"Dispatches from the Gulf" is a one-hour documentary that takes a close look at impact of the Deepwater Horizon oil spill of 2010 and shows how the scientific community is developing new ways to study the effects of pollution.
"It does a good job of explaining how we actually do our work," USF biologist and ecologist Dr. Steve Murawski told ABC Action News. "A lot of people sort of understand what oceanography is, but they don't really know our tools, our timing, what we seek to do and why we do it."
Murawski has a featured role in this latest installment of the Emmy Award-winning documentary series Journey to Planet Earth.
"The documentary shows a lot of the local people and how St. Pete and Tampa are a marine science hub for the Gulf of Mexico so it puts a lot of the institutions and people in context of what they do," Dr. Murawski tells ABC Action News.
The documentary will air Wednesday, which is the anniversary of the spill. It will air at 8 p.m. on WEDU, the PBS station in the Tampa Bay area. A second showing will be 5 p.m. Saturday.
You can also watch the movie online April 20 at 2 p.m. and 7 p.m. by clicking HERE.
You can watch a trailer by clicking HERE.
Murawski and the USF College of Marine Science have taken their work over the past few years and created a summary of "Lessons" they hope the community -- and policy makers -- will read.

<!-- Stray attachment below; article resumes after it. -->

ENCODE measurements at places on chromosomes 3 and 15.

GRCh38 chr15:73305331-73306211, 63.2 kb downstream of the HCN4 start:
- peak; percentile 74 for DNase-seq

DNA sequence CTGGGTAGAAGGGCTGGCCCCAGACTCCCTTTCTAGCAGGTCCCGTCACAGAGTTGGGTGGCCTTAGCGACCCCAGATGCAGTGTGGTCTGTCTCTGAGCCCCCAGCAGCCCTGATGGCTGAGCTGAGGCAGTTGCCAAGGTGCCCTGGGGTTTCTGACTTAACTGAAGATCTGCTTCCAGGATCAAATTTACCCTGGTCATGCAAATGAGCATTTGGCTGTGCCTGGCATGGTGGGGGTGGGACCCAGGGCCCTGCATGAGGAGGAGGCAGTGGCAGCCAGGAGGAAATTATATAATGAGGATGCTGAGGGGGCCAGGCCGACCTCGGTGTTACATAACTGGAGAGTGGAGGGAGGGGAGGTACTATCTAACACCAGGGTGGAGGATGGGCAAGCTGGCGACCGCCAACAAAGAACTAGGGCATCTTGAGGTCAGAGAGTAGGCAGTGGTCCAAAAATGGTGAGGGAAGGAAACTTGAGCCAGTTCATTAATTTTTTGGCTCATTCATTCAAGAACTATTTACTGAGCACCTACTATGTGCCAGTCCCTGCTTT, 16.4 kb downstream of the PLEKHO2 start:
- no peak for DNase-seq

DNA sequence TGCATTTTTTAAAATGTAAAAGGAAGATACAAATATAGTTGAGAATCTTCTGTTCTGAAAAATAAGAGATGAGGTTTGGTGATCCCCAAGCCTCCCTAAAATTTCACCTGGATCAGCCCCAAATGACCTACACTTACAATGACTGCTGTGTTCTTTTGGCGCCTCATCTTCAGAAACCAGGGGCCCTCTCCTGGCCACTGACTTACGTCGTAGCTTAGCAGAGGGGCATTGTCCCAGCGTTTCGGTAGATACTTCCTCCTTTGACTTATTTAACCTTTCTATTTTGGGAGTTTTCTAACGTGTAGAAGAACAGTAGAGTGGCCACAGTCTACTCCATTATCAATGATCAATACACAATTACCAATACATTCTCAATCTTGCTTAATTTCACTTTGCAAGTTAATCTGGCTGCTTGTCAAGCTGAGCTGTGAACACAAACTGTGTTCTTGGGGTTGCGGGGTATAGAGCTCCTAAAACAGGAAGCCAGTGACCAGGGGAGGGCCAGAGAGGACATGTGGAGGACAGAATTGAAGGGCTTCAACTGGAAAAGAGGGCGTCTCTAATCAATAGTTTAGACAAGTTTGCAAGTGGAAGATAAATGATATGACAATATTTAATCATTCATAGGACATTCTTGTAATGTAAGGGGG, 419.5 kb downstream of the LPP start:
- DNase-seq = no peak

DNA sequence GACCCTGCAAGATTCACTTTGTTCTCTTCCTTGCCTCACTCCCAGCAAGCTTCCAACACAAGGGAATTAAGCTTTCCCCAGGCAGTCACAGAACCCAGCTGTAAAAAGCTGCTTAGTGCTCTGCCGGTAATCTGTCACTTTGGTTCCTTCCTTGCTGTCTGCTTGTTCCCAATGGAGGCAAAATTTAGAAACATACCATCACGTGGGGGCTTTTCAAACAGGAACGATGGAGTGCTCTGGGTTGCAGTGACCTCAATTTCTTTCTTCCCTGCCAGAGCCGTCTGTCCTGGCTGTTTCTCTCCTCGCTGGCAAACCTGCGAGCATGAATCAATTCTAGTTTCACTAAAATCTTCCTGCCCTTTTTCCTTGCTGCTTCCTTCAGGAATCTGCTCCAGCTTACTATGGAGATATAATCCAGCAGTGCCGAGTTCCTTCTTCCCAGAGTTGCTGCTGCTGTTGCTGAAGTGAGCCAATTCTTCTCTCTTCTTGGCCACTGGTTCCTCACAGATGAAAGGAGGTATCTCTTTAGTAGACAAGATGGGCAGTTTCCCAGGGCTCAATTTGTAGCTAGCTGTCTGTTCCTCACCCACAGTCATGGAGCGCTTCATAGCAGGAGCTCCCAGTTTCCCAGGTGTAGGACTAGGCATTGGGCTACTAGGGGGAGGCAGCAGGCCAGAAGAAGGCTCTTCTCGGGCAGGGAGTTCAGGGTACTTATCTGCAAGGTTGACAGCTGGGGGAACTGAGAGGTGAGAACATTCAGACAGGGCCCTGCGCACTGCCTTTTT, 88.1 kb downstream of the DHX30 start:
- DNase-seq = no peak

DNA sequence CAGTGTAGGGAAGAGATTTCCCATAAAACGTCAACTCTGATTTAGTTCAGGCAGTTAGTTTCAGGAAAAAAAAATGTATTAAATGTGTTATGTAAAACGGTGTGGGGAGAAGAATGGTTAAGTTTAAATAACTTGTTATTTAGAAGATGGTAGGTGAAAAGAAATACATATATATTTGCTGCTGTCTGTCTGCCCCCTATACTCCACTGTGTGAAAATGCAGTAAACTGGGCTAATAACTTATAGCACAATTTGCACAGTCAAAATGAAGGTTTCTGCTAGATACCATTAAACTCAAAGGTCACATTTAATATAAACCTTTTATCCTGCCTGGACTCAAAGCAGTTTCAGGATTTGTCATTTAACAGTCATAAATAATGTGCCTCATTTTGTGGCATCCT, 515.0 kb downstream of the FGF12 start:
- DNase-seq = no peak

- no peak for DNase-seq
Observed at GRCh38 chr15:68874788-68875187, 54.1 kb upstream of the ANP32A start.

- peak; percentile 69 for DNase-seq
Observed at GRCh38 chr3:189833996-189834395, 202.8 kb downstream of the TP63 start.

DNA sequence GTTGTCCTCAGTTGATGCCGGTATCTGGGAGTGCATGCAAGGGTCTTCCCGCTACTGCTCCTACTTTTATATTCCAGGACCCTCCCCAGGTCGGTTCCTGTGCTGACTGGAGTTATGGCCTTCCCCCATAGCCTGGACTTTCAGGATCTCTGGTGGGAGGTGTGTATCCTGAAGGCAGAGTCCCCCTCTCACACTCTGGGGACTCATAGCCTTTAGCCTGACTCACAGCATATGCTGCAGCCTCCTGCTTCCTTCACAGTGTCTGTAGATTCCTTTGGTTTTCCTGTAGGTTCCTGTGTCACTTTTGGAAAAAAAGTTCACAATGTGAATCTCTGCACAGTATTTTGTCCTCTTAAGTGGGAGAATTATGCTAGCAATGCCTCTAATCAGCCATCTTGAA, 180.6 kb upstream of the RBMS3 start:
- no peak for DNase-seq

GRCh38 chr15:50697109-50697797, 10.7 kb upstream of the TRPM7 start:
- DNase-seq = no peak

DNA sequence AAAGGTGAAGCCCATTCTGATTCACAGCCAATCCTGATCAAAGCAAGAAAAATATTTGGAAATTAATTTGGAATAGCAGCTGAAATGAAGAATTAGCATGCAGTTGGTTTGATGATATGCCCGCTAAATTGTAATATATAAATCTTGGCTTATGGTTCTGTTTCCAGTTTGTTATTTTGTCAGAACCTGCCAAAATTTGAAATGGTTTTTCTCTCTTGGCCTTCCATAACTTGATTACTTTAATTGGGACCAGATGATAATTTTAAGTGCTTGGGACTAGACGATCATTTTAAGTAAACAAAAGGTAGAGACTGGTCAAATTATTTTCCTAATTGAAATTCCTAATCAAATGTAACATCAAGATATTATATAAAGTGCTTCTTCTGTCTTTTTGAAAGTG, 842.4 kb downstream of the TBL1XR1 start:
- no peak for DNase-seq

Lesson 1: The need for baseline data throughout the oceans to determine a disaster's effects
Under the oil pollution act of 1990 (opa), established after the 1989 alaska exxon valdez spill, the responsible party is required to pay for damage. Opa90's natural resource damage assessment regulation requires quantifying damage and ecosystem restoration to pre-spill or "baseline" condition. With the gulf vastly understudied before 2010, having a complete picture of the gulf's "before" condition was impossible. Strong baseline could have provided an invaluable assessment and also could have even influenced how responders did risk assessments.
Lesson 2: Oil sinks to the bottom
Marine "snow" is a term used to describe the particulate matter (dead and dying plankton) Falling to the seafloor and is a pathway through which oil can be deposited on the seafloor. Crude oil is made of thousands of different arrangements of carbon that become more toxic after burning. These toxic compounds can be trapped in marine snow and cover the seabed, harming marine life.
Lesson 3: Dispersants may not as useful as once believed, particularly in the deep-sea
Over two million gallons of dispersants were released during relief efforts at the surface and at the well-head. Dispersants break larger droplets into smaller ones for increased bacterial degradation. Studies have shown that dispersants did not stimulate bacterial growth and may have inhibited bacterial growth (full study here).
Lesson 4: Prolonged oil toxicity in fish continues
Fish communities exposed to high levels of polycyclic aromatic hydrocarbons (PAHs) can severely impact fish health, behavior, and reproduction. Since 2010, USF researchers have studied the extent of exposure over time and evaluated fish muscle and liver tissue for PAH. Tissue samples from both shallow and deep water fish communities show that PAH concentrations in deep water fish increased 10-fold from 2010 to 2011, while the increase in PAH content in shallow water fish increased 20-fold.
Meanwhile, BP paid Pinellas County $7.1 million in 2015, but the county hasn't yet decided what to do with the money.
The county commissioners are taking suggestions until the end of April. Click HERE to weigh in.